Japanese ramen on the international market

Japanese ramen ราเม็ง is attracting more and more attention abroad, and as the merits of this dish are recognized, more and more Japanese companies are moving into the foreign market. We have collected material about large network companies seeking to enter the markets of Europe and America, as well as venture capital companies that are experiencing sales opportunities in Asian countries, and asked about their prospects and further challenges.

New opportunities in the foreign market

The giant restaurant business, the Dosanko Ramen chain, appeared in the 1960s, and as a result of the active growth of the franchise, the number of restaurants using this brand throughout Japan once reached 1200. In 2014, the company revised its branding strategy and in October of the same year opened the first restaurant in the center of Paris.

Then, restaurants appeared in Los Angeles (USA) and Melbourne (Australia). The goal was to open 50 restaurants in Europe and America within five years. Currently, there are 300 restaurants of this brand in Japan, and the company’s website on the directions of business development even indicates that the further development strategy will be focused on foreign countries, and business in Japan will be considered as a symbolic starting point.

What is the vision for business development abroad? Ina Shintaro, executive secretary of the company, says: “The domestic Japanese ramen market is really saturated. Foreign restaurants, on the other hand, can generate income. For example, in a Parisian restaurant, customers leave twice as much money as in Japan, and sales are 4 times higher. There are a lot of Japanese restaurants near it, which contain Chinese and Koreans, but the difference in quality is obvious. If you serve a good meal, visitors will definitely come. In Europe and America, Japanese culture is perceived positively, and further demand can be expected.

From “sushi boom” to ramen

The company entered the U.S. market in the 1970s, had a restaurant in New York City, and only 11 restaurants in the U.S., ahead of other chains of ramen restaurants. However, as Ina Sintaro says, it was premature at the time, and even the local chefs themselves could not appreciate the taste of ramen. Japanese workers posted there admitted that the taste was not very good. By the 1990s, the company had phased out its activities there, and although there was a “boom in Japanese cuisine”, the first thing it needed was sushi, chicken under teriyaki sauce, etc.

Acaneri soup-miso at Dosanco Ramen restaurant
On the other hand, the Dosanco network itself has been experiencing difficulties since 2000 due to changes in the business structure. Franchises that appeared during the period of rapid economic growth began to give up their positions and closed more and more outlets. Some restaurants have stopped following the technological instructions of the main company, and the prestige of the brand has diminished.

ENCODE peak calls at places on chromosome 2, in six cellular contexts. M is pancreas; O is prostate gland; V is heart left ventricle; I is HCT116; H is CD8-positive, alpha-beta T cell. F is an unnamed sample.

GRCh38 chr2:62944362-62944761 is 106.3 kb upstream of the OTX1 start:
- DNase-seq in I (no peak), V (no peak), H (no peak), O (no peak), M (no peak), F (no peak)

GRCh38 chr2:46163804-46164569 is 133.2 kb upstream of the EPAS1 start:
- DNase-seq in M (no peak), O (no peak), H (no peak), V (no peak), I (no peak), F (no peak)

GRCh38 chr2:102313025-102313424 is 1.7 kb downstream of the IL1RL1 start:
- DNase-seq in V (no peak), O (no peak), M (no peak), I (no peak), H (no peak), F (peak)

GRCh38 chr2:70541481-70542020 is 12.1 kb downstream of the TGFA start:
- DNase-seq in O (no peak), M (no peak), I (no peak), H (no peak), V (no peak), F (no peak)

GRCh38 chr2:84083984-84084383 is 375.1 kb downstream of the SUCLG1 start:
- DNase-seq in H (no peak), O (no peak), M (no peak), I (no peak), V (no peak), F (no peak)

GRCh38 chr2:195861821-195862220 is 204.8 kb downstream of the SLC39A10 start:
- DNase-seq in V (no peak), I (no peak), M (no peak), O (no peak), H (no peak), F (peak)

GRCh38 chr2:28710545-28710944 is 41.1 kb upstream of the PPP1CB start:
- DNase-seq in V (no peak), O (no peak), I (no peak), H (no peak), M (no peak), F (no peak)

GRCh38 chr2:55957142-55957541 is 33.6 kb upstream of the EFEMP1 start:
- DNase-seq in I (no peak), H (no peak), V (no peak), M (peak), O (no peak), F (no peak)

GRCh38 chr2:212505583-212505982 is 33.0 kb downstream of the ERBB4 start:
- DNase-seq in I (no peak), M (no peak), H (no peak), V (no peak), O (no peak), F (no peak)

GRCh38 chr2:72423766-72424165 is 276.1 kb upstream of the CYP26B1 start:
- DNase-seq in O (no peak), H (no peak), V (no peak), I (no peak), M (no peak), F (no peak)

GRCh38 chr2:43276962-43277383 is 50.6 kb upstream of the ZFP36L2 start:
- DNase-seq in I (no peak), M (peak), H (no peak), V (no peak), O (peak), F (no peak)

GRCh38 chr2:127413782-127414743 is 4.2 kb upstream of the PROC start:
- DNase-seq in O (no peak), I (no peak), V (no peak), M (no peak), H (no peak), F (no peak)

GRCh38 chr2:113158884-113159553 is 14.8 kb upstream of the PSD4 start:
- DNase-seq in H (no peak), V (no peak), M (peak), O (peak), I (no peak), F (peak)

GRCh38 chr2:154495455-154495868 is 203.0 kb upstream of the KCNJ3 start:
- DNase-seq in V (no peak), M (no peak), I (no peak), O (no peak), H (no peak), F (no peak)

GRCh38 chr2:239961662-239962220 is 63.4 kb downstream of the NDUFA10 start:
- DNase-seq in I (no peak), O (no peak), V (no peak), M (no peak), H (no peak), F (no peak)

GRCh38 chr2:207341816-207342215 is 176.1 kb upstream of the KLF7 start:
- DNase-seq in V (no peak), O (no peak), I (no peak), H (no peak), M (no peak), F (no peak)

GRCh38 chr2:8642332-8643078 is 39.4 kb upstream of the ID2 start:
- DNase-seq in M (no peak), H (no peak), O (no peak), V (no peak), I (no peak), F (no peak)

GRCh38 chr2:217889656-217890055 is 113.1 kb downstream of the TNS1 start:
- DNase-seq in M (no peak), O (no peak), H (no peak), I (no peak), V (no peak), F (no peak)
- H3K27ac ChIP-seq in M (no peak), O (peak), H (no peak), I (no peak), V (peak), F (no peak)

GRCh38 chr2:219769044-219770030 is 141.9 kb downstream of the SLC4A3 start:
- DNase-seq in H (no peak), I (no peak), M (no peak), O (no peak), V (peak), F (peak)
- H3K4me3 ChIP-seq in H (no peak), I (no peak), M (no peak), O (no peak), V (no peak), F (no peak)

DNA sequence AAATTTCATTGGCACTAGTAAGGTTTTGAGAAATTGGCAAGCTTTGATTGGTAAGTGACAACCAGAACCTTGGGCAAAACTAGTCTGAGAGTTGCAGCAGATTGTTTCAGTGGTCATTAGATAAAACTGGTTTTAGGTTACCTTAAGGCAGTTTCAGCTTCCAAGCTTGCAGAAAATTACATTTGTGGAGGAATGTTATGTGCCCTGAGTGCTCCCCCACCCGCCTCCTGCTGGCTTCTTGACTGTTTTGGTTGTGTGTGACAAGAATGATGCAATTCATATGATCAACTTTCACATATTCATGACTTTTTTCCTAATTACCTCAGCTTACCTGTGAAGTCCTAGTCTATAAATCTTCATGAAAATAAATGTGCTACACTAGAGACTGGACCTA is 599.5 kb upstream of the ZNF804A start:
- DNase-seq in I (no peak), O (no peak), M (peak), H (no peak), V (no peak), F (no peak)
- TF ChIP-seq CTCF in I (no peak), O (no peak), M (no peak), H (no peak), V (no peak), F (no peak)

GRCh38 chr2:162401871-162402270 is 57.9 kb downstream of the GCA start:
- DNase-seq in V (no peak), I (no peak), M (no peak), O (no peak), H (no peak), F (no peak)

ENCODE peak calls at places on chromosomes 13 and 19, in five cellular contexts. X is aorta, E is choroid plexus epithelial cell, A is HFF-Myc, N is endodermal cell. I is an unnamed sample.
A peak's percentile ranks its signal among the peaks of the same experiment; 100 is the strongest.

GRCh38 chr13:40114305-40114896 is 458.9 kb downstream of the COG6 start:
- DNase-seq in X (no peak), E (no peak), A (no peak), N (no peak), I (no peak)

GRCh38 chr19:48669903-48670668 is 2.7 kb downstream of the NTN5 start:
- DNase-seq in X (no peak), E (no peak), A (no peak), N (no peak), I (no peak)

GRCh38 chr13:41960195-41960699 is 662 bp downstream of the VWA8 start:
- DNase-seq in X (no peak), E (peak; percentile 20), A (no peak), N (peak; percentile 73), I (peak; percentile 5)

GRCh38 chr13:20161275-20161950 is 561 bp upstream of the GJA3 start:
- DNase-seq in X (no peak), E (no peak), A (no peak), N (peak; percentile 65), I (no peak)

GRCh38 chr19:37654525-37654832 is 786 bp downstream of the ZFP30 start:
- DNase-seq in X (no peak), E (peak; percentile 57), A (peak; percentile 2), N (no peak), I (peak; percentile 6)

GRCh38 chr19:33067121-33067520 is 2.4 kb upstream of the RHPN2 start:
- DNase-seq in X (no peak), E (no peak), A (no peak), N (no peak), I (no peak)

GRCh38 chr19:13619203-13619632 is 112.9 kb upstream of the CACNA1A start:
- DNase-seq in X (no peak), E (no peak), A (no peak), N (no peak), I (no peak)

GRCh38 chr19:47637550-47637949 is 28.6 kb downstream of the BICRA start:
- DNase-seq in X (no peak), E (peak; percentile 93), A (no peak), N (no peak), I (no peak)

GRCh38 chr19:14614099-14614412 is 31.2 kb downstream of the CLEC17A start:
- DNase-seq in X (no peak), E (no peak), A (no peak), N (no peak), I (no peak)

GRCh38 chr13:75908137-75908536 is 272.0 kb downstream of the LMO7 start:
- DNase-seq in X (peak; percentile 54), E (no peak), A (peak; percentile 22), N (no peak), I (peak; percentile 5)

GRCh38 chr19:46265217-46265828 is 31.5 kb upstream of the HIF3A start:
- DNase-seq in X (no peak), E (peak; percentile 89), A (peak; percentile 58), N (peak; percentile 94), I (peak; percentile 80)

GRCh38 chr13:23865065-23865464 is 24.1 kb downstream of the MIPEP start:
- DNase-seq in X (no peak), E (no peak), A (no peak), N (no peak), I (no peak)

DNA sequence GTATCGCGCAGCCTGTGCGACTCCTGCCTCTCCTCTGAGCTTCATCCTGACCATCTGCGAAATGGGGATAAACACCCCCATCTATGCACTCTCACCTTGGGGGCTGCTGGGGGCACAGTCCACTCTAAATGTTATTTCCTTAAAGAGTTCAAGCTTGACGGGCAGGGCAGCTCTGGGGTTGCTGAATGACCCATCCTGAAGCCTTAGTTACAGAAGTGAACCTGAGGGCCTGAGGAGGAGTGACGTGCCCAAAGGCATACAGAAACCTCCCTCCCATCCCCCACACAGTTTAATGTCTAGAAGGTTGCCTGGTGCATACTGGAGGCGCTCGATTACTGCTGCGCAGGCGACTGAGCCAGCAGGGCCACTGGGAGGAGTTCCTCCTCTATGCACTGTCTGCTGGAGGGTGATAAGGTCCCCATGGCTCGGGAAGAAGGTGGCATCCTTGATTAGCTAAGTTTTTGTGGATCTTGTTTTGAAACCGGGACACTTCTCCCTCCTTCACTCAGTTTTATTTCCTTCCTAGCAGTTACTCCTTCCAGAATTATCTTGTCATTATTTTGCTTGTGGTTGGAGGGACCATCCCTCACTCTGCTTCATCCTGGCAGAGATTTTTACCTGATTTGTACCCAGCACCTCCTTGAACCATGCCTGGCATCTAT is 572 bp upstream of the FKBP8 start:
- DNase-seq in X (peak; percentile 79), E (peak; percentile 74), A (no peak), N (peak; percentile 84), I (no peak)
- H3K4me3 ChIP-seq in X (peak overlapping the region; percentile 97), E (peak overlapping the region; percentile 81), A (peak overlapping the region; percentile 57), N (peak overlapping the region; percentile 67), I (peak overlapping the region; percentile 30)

That’s when the “Ramen boom” began abroad. Dosanko has joined forces with the Tikara no moto group, known for its Hakata ippudo restaurants, which were among the first to go beyond Japan, and is committed to rebuilding the brand with a view to the foreign market.

How do I deliver fresh produce?

According to Ina Cintaro, the business model looks like the company is opening restaurants with direct management in different countries of Europe and America, and when positive results will be achieved, it attracts business partners, expanding the franchise in these countries. This business faces the question: how to provide taste and level of service identical to those in Japanese restaurants? Foreign restaurants now use frozen noodles, but here we can’t do without establishing a local system of food supply, which should meet certain standards.

The public attention was attracted by the allocation of two billion yen by the Cool Japan Foundation to Tikara No Moto Holding in December 2014 for foreign development. The fund is supported by the government and several Japanese corporations, and is engaged in the development of Japanese culture abroad. The company plans to build noodle, soup and other ingredients for Japanese cuisine in Europe and America, which in a few years will be able to supply high quality products.

Cooperation of venture capital companies with small but famous restaurants

There are more than a hundred ramen restaurants in Singapore, both under the direct control of well-known companies and franchises, and there is fierce competition between them. In November 2004, the Takuman Restaurant was opened there, where you can feel the original taste of six famous Japanese types of ramen, each of which in the homeland of these dishes can be tasted only in one restaurant.

It was created by Inoue Takuma, director of Gourmet Innovation venture company. The restaurant offers a wide choice of corume ramen (ramen on pork bone broth) from the restaurant “Honda Seten”, ramen with chicken fat, with dried nori algae and spinach from Yokohama Iekei restaurants, Jiro Insupaya ramen, Hajime chicken broth ramen from Tokyo, Do Miso ramen from Do Miso and Katsuura tantammen. All of these restaurants are well known to Japan’s ramen lovers, and before the restaurant opened, owners came to Singapore to reproduce the flavor of dishes that lined up their restaurants.

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